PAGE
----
7+ Year Member
May 15, 2009
Medical Student

Your help is needed. In order to combat this subspecialty ban we need data about the need for doctors in each of the provinces. We would appreciate some assistance. Are there volunteers from the various provinces and territories who could organize a group to work to get reliable data on the need for doctors in this country. This information is generally available by contacting the medical associations and the provincial physician recruiting agency to get a work up on statistics on things like:
a. How many people in the province are without doctors?
b. What kind of doctors are needed and in what numbers?
c. How old are the doctors in the various disciplines/specialties: age group, average age, etc.
d. What are the waiting lists like? Are the provinces hitting the standard of reasonable care as far as the waiting lists go?
e. Etc.

This is really, really important and we cannot do it all. If the doors to training in the USA are closed, many medical degrees will be withering on the vine. The public should have access to medical care.We would appreciate 13 organizers who could put together a team for each province and territory.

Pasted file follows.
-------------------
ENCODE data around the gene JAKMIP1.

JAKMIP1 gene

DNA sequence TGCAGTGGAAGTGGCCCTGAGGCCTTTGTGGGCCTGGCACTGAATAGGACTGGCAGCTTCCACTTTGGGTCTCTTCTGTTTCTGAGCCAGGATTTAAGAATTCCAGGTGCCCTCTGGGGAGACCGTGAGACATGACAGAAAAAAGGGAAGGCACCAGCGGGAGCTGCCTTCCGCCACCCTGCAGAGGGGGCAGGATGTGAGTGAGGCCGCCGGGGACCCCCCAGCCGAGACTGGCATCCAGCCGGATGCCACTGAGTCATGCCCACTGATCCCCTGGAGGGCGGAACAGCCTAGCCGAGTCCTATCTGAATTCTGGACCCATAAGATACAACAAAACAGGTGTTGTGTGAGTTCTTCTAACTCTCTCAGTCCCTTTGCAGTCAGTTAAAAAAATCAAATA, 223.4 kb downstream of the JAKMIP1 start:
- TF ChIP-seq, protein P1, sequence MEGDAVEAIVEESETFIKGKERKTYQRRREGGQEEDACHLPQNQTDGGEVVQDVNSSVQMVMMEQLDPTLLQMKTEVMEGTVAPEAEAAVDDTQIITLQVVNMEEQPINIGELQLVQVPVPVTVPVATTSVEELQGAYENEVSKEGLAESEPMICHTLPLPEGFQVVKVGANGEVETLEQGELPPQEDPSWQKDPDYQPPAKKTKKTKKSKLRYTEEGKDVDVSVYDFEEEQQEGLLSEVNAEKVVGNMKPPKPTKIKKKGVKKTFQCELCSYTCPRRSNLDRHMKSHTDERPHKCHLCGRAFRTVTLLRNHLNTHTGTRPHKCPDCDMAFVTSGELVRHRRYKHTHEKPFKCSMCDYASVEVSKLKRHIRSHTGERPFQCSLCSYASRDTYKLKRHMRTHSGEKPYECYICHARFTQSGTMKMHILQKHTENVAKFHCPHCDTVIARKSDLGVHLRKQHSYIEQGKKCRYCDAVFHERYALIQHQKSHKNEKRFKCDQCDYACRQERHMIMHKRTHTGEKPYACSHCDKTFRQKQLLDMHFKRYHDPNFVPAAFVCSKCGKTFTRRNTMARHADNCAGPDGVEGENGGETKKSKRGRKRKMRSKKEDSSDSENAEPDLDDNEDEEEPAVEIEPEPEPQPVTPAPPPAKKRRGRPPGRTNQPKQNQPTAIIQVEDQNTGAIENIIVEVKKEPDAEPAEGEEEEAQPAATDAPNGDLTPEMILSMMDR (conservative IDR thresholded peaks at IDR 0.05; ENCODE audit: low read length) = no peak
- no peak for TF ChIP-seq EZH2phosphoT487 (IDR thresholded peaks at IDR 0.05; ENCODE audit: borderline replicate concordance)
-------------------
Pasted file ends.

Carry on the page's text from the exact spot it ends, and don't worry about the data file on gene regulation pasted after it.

Please email SOCASMA at [email protected]

he important thing is that we get organized and quickly. The fight to rescind this new policy of denying Statements of Needs under Category B requires is everyone's fight. We can't do it alone. Establishing need is the foundation of the argument we need to make to save access to American residency and subspecialty training. If we don't fight the door to American training will close more and more until it is all but gone. We would like to have one person head each province/territory with a team so this can be done quickly. The purpose of this is to show NEED in the provinces. The Ministries of Health which control the number of Statements of Needs that are issued have to act in good faith and in the public interest. They are not fulfilling their mandate if they bash the public interest for the purpose of saving on health care costs by denying the public access to health care.